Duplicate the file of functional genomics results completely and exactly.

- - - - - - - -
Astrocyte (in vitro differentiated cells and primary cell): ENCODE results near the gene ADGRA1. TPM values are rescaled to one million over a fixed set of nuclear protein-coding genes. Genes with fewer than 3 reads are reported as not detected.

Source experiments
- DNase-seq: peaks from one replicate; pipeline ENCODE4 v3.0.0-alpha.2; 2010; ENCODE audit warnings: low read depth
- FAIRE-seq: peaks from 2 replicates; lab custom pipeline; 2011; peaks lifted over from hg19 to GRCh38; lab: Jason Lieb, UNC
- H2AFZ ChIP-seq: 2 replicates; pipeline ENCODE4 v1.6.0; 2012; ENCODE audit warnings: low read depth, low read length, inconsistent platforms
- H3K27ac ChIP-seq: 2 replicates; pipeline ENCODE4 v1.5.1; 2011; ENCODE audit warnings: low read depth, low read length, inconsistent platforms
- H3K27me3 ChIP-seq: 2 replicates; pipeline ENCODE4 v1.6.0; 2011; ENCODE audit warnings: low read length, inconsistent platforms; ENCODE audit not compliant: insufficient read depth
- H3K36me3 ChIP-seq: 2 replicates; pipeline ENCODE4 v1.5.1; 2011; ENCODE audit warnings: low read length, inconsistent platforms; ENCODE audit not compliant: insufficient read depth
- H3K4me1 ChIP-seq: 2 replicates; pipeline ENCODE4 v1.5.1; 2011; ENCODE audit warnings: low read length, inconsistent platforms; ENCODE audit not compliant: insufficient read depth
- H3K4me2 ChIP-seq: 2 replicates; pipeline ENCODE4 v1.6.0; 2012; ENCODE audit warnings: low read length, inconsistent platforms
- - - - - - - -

Astrocyte (in vitro differentiated cells and primary cell): ENCODE results near the gene ADGRA1. TPM values are rescaled to one million over a fixed set of nuclear protein-coding genes. Genes with fewer than 3 reads are reported as not detected.

Source experiments
- DNase-seq: peaks from one replicate; pipeline ENCODE4 v3.0.0-alpha.2; 2010; ENCODE audit warnings: low read depth
- FAIRE-seq: peaks from 2 replicates; lab custom pipeline; 2011; peaks lifted over from hg19 to GRCh38; lab: Jason Lieb, UNC
- H2AFZ ChIP-seq: 2 replicates; pipeline ENCODE4 v1.6.0; 2012; ENCODE audit warnings: low read depth, low read length, inconsistent platforms
- H3K27ac ChIP-seq: 2 replicates; pipeline ENCODE4 v1.5.1; 2011; ENCODE audit warnings: low read depth, low read length, inconsistent platforms
- H3K27me3 ChIP-seq: 2 replicates; pipeline ENCODE4 v1.6.0; 2011; ENCODE audit warnings: low read length, inconsistent platforms; ENCODE audit not compliant: insufficient read depth
- H3K36me3 ChIP-seq: 2 replicates; pipeline ENCODE4 v1.5.1; 2011; ENCODE audit warnings: low read length, inconsistent platforms; ENCODE audit not compliant: insufficient read depth
- H3K4me1 ChIP-seq: 2 replicates; pipeline ENCODE4 v1.5.1; 2011; ENCODE audit warnings: low read length, inconsistent platforms; ENCODE audit not compliant: insufficient read depth
- H3K4me2 ChIP-seq: 2 replicates; pipeline ENCODE4 v1.6.0; 2012; ENCODE audit warnings: low read length, inconsistent platforms